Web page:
Interview with Promotions Guru Barbra Tabnick

Second in our “Get to Know Us” series of interviews is Senior Marketing Strategist and Promotions expert Barbra Tabnick. Today we are chatting about the elements of a successful promotion.

What has been your favorite promotional campaign thus far? Why?
Hmm. Tough one. There have been so many that were both fun and successful.  One that stands out was when we promoted the launch of Who Wants To Be A Millionaire with Meredith Viera.

Buena Vista Television allowed us to create a Radio Week on the show. Three stations in each of 10 markets ran one or two week promotions, all trying to find their “smartest listener.” A DJ from each station accompanied their winning listener to the Who Wants To Be A Millionaire studio in New York and all appeared on the show, some getting to play for a million dollars.

The success came in two-parts. While the DJs were in New York, they were calling back to their stations to talk about the experience on-air (ratings boost number one). Then, when the Radio Week shows aired weeks later, they again promoted an audience tune-in (ratings boost number two).

What are the top two questions you are asked by clients?

1) “How many spots will we get with the promotion?” They don’t get traditional spots. They get :10 seconds of copy that is read live by DJs when they promote the contest or give away a prize. For a recorded mention, stations typically weave our client’s :10 second copy into a :30 promo spot.

The number of mentions we will be able to negotiate depends, mainly, on the amount of available promotional inventory. The further out we can pitch a promotion, the more inventory we can secure, unless of course a station already has a big station promotion planned.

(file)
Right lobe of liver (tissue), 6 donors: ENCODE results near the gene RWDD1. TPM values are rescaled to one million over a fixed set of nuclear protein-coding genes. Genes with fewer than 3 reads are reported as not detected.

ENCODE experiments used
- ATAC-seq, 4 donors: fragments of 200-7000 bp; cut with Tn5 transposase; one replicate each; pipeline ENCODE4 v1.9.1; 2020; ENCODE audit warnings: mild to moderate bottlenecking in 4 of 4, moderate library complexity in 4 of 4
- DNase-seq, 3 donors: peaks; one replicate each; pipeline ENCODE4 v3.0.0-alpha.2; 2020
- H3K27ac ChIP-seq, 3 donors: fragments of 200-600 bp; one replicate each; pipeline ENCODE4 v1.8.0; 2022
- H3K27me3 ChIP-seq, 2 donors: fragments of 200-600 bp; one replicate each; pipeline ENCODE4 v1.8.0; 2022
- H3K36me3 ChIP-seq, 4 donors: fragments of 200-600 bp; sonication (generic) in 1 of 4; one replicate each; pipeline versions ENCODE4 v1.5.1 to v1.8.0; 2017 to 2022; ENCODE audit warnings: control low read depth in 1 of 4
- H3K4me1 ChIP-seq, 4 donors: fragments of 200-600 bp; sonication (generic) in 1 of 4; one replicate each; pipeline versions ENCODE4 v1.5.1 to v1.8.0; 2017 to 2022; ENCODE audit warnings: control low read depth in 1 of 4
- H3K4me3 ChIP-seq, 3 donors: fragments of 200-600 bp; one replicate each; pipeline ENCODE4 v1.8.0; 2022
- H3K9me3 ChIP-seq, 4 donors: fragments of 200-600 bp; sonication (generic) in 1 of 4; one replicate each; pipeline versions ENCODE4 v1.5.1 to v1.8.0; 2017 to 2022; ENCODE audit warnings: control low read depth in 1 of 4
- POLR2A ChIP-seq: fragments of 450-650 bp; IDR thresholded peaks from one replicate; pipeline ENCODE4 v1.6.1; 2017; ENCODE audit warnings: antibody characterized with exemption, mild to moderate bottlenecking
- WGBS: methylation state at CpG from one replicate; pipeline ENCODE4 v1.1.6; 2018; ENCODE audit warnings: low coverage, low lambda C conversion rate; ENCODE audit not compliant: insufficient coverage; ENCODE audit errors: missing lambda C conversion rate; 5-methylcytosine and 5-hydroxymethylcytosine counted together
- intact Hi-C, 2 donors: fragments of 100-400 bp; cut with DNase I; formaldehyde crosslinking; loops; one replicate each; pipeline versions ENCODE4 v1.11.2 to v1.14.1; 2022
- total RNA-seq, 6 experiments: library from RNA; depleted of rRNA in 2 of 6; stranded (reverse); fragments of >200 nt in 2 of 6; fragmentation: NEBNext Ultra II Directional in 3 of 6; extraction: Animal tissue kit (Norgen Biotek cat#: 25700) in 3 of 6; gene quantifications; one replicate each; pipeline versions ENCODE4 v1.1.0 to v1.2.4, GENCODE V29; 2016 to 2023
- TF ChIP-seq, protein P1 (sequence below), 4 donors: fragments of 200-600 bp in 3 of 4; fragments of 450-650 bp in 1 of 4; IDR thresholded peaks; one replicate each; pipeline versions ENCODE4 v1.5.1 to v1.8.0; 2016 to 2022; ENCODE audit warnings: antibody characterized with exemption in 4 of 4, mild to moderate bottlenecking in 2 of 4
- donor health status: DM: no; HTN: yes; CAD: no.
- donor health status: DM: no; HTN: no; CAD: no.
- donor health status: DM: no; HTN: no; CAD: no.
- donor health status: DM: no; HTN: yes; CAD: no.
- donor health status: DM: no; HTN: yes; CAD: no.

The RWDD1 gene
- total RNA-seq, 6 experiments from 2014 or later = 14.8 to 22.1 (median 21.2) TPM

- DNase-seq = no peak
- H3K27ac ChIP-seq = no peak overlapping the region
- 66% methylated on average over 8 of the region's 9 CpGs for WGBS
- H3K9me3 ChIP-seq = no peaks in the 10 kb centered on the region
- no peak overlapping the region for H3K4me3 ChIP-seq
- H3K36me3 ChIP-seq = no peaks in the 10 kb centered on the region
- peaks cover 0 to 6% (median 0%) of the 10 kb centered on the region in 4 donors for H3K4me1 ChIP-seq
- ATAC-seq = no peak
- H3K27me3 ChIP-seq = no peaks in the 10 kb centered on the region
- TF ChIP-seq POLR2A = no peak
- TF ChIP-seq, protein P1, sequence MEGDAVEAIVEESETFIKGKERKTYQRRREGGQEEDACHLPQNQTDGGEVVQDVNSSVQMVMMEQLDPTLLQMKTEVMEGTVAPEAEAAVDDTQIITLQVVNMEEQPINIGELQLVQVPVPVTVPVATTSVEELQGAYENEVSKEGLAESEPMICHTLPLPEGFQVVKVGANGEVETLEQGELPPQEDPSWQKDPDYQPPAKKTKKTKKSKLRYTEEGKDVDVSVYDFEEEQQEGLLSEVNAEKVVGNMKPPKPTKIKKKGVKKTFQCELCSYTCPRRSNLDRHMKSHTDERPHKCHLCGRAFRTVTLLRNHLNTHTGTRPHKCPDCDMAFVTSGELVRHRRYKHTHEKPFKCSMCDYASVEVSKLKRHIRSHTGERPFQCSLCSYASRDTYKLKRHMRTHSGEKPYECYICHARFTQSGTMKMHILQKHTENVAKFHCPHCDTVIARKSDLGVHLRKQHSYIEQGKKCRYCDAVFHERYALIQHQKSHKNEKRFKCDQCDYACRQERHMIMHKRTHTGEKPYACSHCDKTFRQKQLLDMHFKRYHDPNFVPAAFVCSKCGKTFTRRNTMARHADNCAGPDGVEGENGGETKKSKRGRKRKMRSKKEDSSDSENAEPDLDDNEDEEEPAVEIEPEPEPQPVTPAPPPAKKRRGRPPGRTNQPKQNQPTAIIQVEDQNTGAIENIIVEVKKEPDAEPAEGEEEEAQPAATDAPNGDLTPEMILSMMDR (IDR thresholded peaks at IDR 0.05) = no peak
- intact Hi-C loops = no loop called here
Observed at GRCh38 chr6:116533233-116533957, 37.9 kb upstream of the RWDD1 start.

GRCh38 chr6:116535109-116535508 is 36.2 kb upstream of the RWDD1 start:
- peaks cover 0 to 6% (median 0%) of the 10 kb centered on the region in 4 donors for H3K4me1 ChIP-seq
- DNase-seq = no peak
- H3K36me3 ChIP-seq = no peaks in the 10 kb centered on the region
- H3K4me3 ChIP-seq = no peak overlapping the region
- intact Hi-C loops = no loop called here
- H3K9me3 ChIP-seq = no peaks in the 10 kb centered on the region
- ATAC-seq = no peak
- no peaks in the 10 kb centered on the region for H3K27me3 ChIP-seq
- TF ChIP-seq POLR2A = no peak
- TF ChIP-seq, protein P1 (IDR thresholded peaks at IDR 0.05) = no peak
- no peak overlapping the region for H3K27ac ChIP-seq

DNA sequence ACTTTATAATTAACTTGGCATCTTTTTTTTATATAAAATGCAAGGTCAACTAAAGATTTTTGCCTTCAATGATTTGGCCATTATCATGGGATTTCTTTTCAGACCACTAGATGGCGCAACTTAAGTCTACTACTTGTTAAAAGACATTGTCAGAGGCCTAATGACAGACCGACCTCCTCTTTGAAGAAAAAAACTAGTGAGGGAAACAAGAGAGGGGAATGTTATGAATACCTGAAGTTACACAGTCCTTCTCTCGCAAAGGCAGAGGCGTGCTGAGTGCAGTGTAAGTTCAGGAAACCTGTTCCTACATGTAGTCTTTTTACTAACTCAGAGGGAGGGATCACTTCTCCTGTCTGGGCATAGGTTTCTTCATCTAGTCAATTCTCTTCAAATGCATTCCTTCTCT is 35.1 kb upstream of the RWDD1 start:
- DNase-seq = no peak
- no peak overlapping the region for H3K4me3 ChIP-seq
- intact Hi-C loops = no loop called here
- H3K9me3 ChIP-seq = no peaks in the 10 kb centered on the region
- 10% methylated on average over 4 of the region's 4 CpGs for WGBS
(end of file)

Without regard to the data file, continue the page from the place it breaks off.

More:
2)  “Why can’t the station do the contest exactly like we want?” Every station is different. The way they do promotions. Their willingness to deviate from standard programming. How many mentions they offer. Our job is to present them with a creative concept that fits in with their programming and caters perfectly to what the stations know their listeners enjoy.

What are the hard-to-spot promotional pitfalls that are critical for clients to avoid?

Offer stations a few different creative concepts to choose from, but also be open to their creative ideas. They know what fits best with their station and they know what their DJs will enjoy doing.

If you try too hard to fit a square peg in a round hole, you’ll be able to tell on-air. DJs won’t enjoy it. They won’t embellish when reading promotional copy. It will sound forced and, therefore, will not be as successful.

If a station passes on the promotion, ask them why. Find out what they like and what they don’t like so that you don’t send the same type of promotion again and again.

What promotion have you seen elsewhere that you would you love to implement?

I love any promotion that satisfies multiple needs. For example, a CPG company launching a new brand or initiative. Radio can not only create buzz and excitement in-programming on targeted stations, but it can drive traffic to specific retailers in each market that is supporting the launch of the product in-store. It’s a win-win for everyone involved and it’s a cost effective way to localize a national or regional initiative, both for the brand and their retail partners.

Readers, what promotion you’d like to try?

Barbra Tabnick is a Senior Marketing Strategist at The Radio Agency. Please follow The Radio Agency’s Blog “Sounding Board” by subscribing to the RSS link above. Visit our website